Many people do not save enough for retirement, a fact that is a growing concern for the US government. But low saving rates are a problem also for US employers, because – according to NDT (non-discrimination testing) rules – the low participation of low-paid workers restricts the benefits that can be given to highly paid employees.
Recently some companies have tried to deal with this problem by adopting automatic enrolment strategies: plans where as soon as the employees become eligible, they are automatically enrolled unless they explicitly opt out. These plans’ default is to join at a modest saving rate, between 2% and 3% of the salary, and the standard investment is very conservative, in bonds. According to the latest annual survey of profit sharing and 401(k) plans by PSCA, 4.2% of US plans offer automatic enrolment. In these, the average participation rate has improved.
The problem with automatic enrolment is that the inertia that stops people opting out also keeps the savings rate at the low default level, which is not enough for a healthy retirement. Besides, adding a large number of low-revenue, low-balance accounts, points out a paper by the Vanguard Center for Retirement Research, means increased costs for record-keeping, account services and education for all participants, with no positive impact for high-paid employees.
One solution is proposed by two very well-known pioneers of behavioural finance, an academic discipline that attempts to integrate the tenets of human psychology with modern finance. Richard Thaler and Shlomo Benartzi, economists respectively at the University of Chicago and University of California in Los Angeles, in their paper Save more tomorrow: using behavioural economics to increase employee savings, propose a plan where people commit in advance to allocate a portion of their future salary increases towards retirement savings. They provide evidence that the plan works, based on its first implementation in a mid-size manufacturing company. Interestingly, now the Vanguard Group, one of the leading US providers of 401(k) plan services – is strongly encouraging its clients to adopt the SMarT – ‘Save More Tomorrow’ – plan. One of its clients, Philips Electronics North America, has decided to experiment with such a SMarT plan. Vanguard will administer the test while Thaler and Benartzi will advise.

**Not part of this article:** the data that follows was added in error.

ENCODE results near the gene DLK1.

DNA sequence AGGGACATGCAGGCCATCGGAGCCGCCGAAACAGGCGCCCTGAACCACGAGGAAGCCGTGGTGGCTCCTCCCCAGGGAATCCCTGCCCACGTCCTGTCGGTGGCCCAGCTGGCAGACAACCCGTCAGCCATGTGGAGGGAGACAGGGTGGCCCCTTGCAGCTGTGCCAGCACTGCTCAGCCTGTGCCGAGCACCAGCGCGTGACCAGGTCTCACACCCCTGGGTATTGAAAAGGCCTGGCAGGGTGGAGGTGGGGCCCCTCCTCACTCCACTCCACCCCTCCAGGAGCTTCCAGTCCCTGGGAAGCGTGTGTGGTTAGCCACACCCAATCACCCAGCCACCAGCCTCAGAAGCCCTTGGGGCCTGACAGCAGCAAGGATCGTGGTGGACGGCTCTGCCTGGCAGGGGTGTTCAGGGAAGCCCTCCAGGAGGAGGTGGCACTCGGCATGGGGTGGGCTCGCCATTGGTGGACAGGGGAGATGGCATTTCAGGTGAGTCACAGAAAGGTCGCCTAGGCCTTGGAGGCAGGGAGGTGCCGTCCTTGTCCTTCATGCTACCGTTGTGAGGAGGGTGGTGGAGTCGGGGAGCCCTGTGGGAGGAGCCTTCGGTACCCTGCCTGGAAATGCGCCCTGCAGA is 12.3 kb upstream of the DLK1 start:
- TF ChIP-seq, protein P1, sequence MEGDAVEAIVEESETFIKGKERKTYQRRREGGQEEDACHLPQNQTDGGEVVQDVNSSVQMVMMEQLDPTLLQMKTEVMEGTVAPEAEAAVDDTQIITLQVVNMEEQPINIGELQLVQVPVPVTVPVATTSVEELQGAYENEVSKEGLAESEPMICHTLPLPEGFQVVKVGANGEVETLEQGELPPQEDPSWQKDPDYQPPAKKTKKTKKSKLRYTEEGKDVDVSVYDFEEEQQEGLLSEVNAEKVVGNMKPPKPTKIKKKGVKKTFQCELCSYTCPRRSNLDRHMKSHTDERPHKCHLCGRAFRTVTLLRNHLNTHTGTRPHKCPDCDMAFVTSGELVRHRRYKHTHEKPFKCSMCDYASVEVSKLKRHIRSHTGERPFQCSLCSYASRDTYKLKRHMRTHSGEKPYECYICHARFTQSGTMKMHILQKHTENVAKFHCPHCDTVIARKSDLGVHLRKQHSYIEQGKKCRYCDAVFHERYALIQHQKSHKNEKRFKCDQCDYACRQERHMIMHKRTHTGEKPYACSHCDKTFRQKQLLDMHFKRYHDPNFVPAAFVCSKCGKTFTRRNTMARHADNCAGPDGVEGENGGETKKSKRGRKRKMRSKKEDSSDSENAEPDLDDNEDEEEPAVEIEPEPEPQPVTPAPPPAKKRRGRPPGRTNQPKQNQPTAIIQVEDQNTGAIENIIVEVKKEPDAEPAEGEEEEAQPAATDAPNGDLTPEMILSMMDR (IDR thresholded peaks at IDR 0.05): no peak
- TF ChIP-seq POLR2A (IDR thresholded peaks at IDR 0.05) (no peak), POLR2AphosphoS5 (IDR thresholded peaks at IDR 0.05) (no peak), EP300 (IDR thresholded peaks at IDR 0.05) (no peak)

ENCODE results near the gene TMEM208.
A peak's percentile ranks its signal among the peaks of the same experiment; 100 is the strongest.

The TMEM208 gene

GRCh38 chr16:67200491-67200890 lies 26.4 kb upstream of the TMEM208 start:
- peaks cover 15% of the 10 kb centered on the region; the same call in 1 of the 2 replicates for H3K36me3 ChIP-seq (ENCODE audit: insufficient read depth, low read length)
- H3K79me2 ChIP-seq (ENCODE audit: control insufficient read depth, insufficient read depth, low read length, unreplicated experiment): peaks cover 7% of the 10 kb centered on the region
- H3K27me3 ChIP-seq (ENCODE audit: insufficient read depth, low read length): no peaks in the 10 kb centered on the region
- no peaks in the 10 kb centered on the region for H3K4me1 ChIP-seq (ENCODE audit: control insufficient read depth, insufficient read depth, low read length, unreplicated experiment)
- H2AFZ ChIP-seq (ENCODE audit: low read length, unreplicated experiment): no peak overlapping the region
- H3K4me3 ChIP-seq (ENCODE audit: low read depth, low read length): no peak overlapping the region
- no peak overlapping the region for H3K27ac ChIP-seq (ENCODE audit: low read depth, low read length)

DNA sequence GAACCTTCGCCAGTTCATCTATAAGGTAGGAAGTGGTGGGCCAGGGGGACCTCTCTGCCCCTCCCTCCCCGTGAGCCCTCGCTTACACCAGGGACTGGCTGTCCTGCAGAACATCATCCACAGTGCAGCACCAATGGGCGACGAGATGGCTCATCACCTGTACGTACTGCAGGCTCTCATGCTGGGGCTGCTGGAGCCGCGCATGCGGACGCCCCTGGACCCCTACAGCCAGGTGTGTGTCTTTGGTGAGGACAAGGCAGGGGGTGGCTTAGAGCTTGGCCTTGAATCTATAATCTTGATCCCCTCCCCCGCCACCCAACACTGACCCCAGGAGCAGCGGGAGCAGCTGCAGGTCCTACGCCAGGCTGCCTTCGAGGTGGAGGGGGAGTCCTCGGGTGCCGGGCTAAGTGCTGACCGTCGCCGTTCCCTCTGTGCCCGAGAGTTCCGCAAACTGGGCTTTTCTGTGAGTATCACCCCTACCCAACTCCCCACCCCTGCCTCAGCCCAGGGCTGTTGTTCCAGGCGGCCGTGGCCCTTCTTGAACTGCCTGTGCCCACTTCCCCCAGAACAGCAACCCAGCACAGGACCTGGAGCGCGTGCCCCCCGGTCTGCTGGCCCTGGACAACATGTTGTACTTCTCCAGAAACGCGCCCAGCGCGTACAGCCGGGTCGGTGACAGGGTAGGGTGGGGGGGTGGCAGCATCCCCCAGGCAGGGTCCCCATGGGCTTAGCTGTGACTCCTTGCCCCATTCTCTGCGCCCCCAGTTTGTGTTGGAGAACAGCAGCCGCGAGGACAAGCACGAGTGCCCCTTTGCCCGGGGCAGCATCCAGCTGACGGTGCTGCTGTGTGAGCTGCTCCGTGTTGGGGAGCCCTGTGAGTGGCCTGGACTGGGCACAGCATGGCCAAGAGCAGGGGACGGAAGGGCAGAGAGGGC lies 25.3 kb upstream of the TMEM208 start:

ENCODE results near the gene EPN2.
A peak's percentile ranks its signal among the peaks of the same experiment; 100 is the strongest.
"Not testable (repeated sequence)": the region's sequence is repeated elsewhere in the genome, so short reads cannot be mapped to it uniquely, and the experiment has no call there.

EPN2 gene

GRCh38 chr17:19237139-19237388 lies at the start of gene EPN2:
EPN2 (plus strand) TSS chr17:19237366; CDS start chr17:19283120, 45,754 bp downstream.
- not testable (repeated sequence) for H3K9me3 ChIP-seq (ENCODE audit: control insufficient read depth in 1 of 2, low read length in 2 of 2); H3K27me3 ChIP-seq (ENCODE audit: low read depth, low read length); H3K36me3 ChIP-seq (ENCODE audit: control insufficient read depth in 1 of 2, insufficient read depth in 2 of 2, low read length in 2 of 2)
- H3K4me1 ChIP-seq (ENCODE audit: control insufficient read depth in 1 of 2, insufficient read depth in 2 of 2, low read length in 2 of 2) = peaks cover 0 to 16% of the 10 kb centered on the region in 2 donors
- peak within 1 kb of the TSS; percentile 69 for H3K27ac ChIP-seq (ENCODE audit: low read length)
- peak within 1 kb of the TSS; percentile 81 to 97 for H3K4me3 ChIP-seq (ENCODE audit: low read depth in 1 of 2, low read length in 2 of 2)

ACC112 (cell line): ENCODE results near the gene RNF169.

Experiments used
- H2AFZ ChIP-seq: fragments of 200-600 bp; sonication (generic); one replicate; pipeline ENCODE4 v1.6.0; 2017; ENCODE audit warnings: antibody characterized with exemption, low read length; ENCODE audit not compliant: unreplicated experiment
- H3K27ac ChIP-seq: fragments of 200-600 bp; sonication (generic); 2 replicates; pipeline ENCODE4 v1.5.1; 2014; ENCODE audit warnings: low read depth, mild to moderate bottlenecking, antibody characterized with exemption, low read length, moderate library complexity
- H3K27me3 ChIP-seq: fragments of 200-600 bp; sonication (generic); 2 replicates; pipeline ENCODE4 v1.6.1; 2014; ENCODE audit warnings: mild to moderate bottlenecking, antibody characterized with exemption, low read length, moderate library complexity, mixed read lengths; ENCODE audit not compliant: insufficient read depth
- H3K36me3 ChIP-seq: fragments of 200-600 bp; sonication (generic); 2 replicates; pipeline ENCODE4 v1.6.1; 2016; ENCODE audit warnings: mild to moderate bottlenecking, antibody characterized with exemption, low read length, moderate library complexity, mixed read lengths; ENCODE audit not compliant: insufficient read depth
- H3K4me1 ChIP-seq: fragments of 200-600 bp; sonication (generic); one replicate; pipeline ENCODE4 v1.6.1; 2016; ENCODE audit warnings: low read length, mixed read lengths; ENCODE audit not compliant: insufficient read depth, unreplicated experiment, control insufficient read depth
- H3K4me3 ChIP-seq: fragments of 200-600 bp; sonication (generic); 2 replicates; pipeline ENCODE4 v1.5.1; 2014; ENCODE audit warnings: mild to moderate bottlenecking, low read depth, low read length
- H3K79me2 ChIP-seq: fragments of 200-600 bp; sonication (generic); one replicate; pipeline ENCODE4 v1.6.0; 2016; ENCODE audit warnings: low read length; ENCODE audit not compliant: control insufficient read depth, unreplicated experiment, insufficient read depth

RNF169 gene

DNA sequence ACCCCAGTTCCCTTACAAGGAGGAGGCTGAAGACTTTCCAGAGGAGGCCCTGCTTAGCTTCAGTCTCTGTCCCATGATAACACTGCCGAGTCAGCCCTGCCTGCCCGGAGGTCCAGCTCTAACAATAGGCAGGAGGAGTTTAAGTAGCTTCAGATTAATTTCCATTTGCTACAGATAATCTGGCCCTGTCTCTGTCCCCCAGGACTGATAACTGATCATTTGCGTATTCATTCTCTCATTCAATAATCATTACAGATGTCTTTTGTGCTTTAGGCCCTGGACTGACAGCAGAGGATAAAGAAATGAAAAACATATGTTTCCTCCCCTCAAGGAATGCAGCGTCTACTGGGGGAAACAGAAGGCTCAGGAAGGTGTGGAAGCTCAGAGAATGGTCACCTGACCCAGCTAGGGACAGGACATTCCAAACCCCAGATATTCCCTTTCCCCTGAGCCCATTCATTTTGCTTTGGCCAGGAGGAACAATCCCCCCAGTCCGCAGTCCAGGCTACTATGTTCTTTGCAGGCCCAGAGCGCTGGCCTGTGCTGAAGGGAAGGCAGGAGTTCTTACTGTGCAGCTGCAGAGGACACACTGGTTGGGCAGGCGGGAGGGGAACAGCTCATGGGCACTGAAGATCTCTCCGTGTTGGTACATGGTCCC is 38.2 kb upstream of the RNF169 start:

The two professors’ philosophy is pretty simple, grounded in four psychological principles. “First,” their paper reads, “many people do want to save more, but lack the self-control. Second, restrictions on future choices are easier to accept if they take effect sometime in the future. We all plan our exercise and dieting regimes to start next week or month. Third, people are very sensitive to perceived losses in their well-being. Evidence shows that it is much easier to forego a gain than it is to accept a loss. Fourth, people tend to code gains and losses in nominal rather than real dollars, so, for example, a pay increase that is less than the rate of inflation may still be considered a gain rather than a loss.”
These principles are put to use in the SMarT plan in the following way: workers agree to use a portion of their future pay raises to increase their contributions to the saving plans. “The workers are assured that their pay cheque will not fall,” observe Thaler and Benartzi. “In fact, since the contribution to the saving plan is tax- deductible, only part of the increased saving is out-of-pocket, and the actual change in pay is likely to be unnoticeable. The increases will continue until the worker reaches the maximum tax shelter contribution, or opts out of the plan. Once employees are in the plan, we expect inertia to help keep them in them in.”
Indeed, that is what happened at the company where the SMarT plan was first implemented. Some 162 out of 315 workers who were 401(k) plan participants, agreed to increase their saving rates by three percentage points a year, starting with the next pay increase, which was due in three months. Only four participants (2%) dropped out of the plan prior to the second pay rise, with 29 more (18%) dropping out between the second and the third pay rises, the two professors explain in their report. “Hence, the vast majority of the participants (80%) have remained in the plan through three pay rises” and their savings rates jumped from 3.5% to 11.6%.
In the next few weeks, Philips will ask 2,000 workers to commit to annual increases in 401(k) contributions of one, two or three percentage points. It, Vanguard, Thaler and Benartzi all hope that inertia works in this experiment too.